Published in the May 12 Blood-Horse
By Robert A. Knolhoff Jr.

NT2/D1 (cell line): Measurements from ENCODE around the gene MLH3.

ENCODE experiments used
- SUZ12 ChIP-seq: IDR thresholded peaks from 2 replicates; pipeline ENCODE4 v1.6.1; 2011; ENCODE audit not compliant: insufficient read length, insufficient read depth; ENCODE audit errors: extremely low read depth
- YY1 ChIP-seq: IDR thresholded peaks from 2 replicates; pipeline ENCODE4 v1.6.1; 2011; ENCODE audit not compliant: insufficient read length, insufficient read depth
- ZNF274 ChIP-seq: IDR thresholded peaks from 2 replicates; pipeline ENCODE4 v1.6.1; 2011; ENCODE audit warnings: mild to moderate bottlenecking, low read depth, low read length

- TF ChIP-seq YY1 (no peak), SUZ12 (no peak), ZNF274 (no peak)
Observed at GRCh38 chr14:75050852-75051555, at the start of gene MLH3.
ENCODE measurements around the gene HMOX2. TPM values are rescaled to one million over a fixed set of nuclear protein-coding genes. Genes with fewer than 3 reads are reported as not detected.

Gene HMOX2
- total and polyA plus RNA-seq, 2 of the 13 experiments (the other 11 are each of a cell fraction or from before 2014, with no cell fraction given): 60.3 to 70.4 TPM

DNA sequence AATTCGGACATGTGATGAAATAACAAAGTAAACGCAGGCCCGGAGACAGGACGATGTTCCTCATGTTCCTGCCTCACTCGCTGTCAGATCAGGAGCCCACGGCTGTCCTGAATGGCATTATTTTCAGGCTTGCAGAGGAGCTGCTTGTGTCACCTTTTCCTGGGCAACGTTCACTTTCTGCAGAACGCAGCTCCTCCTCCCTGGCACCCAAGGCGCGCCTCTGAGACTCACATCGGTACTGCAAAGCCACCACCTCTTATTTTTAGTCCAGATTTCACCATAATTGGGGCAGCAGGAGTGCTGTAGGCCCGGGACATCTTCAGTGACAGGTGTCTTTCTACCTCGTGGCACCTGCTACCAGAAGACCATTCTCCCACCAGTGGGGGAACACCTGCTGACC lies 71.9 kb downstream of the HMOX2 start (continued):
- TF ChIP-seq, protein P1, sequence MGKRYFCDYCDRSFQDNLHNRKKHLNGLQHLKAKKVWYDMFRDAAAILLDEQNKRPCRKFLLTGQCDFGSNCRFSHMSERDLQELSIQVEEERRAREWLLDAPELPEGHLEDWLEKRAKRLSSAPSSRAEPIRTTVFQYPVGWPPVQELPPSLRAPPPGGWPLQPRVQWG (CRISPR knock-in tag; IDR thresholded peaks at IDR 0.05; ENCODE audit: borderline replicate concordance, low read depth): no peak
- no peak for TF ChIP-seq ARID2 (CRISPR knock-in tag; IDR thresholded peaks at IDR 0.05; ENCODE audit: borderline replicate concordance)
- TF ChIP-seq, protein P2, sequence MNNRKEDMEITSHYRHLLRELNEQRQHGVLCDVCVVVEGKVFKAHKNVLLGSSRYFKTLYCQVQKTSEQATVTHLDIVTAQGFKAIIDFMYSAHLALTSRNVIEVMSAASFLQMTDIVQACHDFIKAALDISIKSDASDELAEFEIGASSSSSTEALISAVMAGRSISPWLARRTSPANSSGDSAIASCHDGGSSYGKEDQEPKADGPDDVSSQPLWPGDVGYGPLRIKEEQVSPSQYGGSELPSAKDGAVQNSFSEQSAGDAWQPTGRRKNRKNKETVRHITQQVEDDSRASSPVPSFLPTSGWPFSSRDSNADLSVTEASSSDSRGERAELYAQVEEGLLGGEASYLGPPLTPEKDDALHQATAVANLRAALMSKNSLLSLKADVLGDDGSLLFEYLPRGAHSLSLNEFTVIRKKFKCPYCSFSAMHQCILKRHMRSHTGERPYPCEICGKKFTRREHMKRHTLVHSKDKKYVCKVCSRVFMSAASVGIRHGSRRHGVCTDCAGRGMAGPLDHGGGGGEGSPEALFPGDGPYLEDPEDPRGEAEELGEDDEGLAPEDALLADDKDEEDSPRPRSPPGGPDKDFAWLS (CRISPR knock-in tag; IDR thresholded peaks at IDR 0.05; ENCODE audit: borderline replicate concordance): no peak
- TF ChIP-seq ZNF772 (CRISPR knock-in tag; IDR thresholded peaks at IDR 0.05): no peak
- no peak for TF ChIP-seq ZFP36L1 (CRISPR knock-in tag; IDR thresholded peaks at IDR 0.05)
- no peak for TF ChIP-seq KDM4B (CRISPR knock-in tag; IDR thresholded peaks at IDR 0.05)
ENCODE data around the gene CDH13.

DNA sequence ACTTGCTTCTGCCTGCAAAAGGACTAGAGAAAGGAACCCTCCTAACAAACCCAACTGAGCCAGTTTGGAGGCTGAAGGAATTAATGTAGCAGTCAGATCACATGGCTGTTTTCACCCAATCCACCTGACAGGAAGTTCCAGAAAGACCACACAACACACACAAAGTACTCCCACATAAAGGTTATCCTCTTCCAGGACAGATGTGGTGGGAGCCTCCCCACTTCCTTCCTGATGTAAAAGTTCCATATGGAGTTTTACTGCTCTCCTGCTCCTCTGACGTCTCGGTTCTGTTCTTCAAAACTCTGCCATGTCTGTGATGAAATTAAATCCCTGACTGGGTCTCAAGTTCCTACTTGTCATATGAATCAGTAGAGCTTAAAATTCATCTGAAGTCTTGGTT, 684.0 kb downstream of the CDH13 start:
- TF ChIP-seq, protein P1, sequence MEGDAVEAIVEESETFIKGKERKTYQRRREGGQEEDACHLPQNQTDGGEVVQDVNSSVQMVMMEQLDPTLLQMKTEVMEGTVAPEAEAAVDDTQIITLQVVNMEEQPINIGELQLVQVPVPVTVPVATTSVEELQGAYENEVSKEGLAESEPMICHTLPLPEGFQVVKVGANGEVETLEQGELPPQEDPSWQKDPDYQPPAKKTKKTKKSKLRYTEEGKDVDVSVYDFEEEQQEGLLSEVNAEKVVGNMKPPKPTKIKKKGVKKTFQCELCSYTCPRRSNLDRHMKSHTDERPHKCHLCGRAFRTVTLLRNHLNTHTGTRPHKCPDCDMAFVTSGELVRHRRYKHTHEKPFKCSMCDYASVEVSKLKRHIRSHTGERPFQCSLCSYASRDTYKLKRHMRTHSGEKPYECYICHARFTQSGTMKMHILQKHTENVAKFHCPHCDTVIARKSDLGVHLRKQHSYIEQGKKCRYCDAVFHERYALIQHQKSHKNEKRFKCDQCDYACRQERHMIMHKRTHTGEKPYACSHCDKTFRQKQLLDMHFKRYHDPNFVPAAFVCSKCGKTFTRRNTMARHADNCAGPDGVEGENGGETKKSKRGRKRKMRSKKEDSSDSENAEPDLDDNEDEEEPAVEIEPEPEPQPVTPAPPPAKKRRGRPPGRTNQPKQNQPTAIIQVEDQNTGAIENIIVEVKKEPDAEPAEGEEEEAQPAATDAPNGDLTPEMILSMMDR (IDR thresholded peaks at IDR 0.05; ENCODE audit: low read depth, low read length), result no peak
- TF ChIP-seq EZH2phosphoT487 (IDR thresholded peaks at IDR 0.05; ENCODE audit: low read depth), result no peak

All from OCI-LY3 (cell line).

Polite applause, or the local equivalent of a heart pounding ovation, greeted 43-year-old Jerry Bailey and Gaviola upon their triumphant return. The broad-grinning Hall of Famer had just guided the roan filly to a popular triumph in the May 6 Beaugay Handicap (gr. IIIT) and in the process recorded career victory number 5,000. Within this snapshot atop Aqueduct's rubber tiled paddock lived the dichotomy of the modern Kentucky Derby weekend in New York. All eyes of the racing world are fixated on the happenings in Louisville. Closer to home, the heart and mind of any sensible racegoer longs for the timeless appeal of Belmont Park. Despite the obvious hurdles, how do you get the point across that the overdue farewell to Aqueduct, featuring a quartet of historically rich graded stakes, including the long anticipated Carter Handicap (gr. I), is one splendid showcase of local racing talent? How about assembling equine star power headlined by a near flawless filly bound for championship honors, the purest miler in training on course for the Met Mile (gr. I), and a sampling of international flavor in the season's first grass stakes. Sound too good to be true? Not so if you were present on the same weekend one year ago. Even if Perfect Sting, Yankee Victor, and Spindrift were otherwise engaged this time around, a replacement cast led by Gaviola, Richly Blended, and a refined winner of the $300,000 seven-furlong Carter named Peeping Tom would suffice. In the never-ending quest for a quality racehorse, trainer Pat Reynolds received the learned input of Danielle Milazzo, daughter-in-law of Flatbird Stable owner Louis Milazzo. An employee of Daily Racing Form, Danielle's passion for pedigree research led her to suggest to her father-in-law that Reynolds claim a son of Eagle Eyed named Peeping Tom for $40,000 in March of 2000. "Danielle was a real fan of Eagle Eyed, so we went over to check him out," recalled Reynolds. "He didn't stand out physically but he looked sound and being a grandson of Danzig we figured him for the turf. He needed a little work, and most of it was with his mind. So, we gelded him before Saratoga and by the end of the summer he really came into his own. He's reached the point where no one can pass him in the stretch." With a physical presence that emerges soon after he is saddled in the paddock and an efficient stride which belies his modest frame, Peeping Tom was the winter-long picture of consistency. Since a stunning finish between El Corredor and Affirmed Success in last November's Cigar Mile (gr. I), no one has passed him since. With a perfectly timed "go" from Shaun Bridgmohan, he took home a 1 1/2-length victory in the Carter over Say Florida Sandy in 1:21.33. Hook and Ladder and Max's Pal contested for early supremacy, but did so with pedestrian clockings of :23.14 and :46.05. Outside, Bridgmohan kept Peeping Tom close enough to the pace while not overanxious to commit to the lead. With as polished a full extension as one could draw, the 4-year-old drew clear and provided Bridgmohan with his second consecutive Carter victory. "Shaun deserves his due," praised the winning trainer. "He's a young rider, but he has a really good taste for the game. He knew not to go for the front too soon. In fact, we worked 'Tom' a half-mile all along the inside. He loves to circle the field and we didn't want him to always have his own way. "Honorable mention goes to my blacksmith, Ray Amato Jr.," he said. "We had a little bump in the road a few weeks ago and he needed his glue-on shoes readjusted. I read last week where Carl Hanford remarked how tough it was to keep a horse in tune for six months. We've had 'Tom' in training for 14 and now we're here. This is what every trainer lives for." After encountering traffic on the far turn, Say Florida Sandy unfurled his customary late punch in deep stretch and finished with courage with Joe Bravo aboard. Hook and Ladder saved third by a head from Max's Pal in the seven-horse field. Peeping Tom earned $180,000 and will point toward the Met Mile on Memorial Day. Gaviola's Comebacker